Callison, ER, Berg, KE, and Slivka, DR. Grunting in tennis increases ball velocity but not oxygen cost. J Strength Cond Res 28(7): 1915–1919, 2014—Grunting is widely used by professional tennis players, but no research has been done to verify enhanced performance with grunting. Therefore, the purpose of this study was to determine if grunting enhanced ball velocity in groundstrokes and secondly, to determine if grunting increased the physiological cost of hitting (V[Combining Dot Above]O2, HR, VE/V[Combining Dot Above]O2, and RPE). Participants were 10 members of the men's (n = 5) and women's (n = 5) tennis teams at a Division I university who had just completed their indoor competitive season. Two hitting sessions were used as players repetitively hit forehand and backhand shots while either grunting or not grunting. Each hitting session consisted of five 2-minute periods with a 1-minute break in between each period. Ball velocity was measured with a radar gun. During each hitting session, players wore a portable metabolic measuring unit. HR was monitored using a Polar monitor, and RPE was assessed using Borg's 6–20 scale. Grunting increased ball velocity (kph) 3.8% compared with non-grunting condition (p < 0.034) with the mean ± SD being 83.4 ± 0.6.1 and 80.3 ± 0.8.7, respectively. The physiological responses (V[Combining Dot Above]O2, HR, VE/V[Combining Dot Above]O2, and RPE) for the 2 hitting conditions were not significantly different for any variable. When averaged across both hitting conditions, HR over the 5-time periods was higher in periods 3–5 than period (p < 0.018) 1, whereas VE/V[Combining Dot Above]O2 and RPE were greater in periods 2–5 than period 1 (p = 0.001). RPE significantly increased over time with periods 2–5 being greater than period 1 (p = 0.001). It was concluded that grunting increased ball velocity without increasing V[Combining Dot Above]O2 or VE/V[Combining Dot Above]O2 or RPE in comparison with not grunting. It may be worthwhile for players and coaches in tennis and other sports to experiment with grunting to determine possible improvement in performance.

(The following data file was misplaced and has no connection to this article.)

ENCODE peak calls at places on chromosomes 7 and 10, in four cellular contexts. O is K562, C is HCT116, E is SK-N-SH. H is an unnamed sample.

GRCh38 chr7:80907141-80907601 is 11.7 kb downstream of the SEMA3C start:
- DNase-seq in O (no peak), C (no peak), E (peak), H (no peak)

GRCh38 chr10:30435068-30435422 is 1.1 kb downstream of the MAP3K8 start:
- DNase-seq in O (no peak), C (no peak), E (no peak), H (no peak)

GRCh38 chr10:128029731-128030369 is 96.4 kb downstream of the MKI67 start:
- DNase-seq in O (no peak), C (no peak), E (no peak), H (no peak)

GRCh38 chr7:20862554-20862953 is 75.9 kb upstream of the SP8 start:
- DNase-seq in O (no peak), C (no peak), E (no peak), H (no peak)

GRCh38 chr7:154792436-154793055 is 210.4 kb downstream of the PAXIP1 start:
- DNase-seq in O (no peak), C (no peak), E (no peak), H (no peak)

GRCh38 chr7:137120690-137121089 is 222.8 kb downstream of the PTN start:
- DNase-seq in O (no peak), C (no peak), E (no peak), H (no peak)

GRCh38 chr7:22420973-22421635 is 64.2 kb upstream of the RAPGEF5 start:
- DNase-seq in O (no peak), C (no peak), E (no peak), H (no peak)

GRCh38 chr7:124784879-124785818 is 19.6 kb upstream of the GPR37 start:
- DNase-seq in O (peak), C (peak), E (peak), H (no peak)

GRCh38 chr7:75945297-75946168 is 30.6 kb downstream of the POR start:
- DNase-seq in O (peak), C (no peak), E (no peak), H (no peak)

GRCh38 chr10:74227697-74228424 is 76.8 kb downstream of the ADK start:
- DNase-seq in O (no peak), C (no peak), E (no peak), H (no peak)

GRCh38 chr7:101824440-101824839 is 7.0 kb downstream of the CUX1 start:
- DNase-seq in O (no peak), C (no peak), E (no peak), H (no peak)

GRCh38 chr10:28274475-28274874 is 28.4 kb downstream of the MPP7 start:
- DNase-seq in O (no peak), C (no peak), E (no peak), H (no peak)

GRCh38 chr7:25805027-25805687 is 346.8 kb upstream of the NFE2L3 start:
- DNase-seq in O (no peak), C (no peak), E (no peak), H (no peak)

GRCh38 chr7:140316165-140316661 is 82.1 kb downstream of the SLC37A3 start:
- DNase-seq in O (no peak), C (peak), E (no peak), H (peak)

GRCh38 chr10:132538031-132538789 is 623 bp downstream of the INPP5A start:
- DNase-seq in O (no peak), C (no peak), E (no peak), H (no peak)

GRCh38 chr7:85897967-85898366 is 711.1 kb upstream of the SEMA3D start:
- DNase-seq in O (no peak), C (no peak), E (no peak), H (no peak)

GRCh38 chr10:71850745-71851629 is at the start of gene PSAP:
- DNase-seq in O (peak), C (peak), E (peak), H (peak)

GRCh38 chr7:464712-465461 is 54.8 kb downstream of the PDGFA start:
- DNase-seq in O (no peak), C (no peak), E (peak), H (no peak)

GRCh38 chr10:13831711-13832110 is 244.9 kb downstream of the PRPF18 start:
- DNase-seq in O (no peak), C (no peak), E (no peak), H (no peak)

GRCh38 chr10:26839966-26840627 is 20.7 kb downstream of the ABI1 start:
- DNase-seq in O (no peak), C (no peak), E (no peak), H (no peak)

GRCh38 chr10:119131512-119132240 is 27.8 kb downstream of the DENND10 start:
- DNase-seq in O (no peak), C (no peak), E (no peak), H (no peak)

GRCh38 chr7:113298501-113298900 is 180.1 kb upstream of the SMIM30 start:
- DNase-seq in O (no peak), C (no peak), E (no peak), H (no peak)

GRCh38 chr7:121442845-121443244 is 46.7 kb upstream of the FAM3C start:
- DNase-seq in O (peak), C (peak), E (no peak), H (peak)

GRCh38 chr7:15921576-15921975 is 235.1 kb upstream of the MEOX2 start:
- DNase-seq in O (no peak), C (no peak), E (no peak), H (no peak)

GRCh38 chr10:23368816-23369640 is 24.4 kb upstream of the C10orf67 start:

School of Health, Physical Education, and Recreation, Exercise Physiology Laboratory, University of Nebraska at Omaha, Omaha, Nebraska
Address correspondence to Kris Berg, firstname.lastname@example.org.